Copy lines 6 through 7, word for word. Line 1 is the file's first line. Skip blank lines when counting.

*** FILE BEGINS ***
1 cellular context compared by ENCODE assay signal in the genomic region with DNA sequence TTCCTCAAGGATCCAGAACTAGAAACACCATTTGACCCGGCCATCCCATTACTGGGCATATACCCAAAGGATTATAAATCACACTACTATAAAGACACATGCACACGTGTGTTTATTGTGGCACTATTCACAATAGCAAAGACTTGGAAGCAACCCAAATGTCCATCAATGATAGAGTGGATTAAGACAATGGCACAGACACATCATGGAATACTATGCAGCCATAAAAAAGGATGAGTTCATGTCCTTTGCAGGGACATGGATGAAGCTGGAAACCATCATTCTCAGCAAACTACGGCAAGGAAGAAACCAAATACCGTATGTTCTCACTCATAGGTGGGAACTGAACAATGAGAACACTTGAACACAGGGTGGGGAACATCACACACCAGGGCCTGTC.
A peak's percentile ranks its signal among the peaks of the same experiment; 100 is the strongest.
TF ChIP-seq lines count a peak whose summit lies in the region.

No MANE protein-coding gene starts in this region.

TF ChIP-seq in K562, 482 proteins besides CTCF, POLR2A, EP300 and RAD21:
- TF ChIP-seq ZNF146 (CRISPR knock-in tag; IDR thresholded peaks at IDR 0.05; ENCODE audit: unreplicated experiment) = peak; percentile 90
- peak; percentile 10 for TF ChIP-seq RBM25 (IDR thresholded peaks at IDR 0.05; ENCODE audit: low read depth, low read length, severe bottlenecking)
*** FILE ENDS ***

- TF ChIP-seq ZNF146 (CRISPR knock-in tag; IDR thresholded peaks at IDR 0.05; ENCODE audit: unreplicated experiment) = peak; percentile 90
- peak; percentile 10 for TF ChIP-seq RBM25 (IDR thresholded peaks at IDR 0.05; ENCODE audit: low read depth, low read length, severe bottlenecking)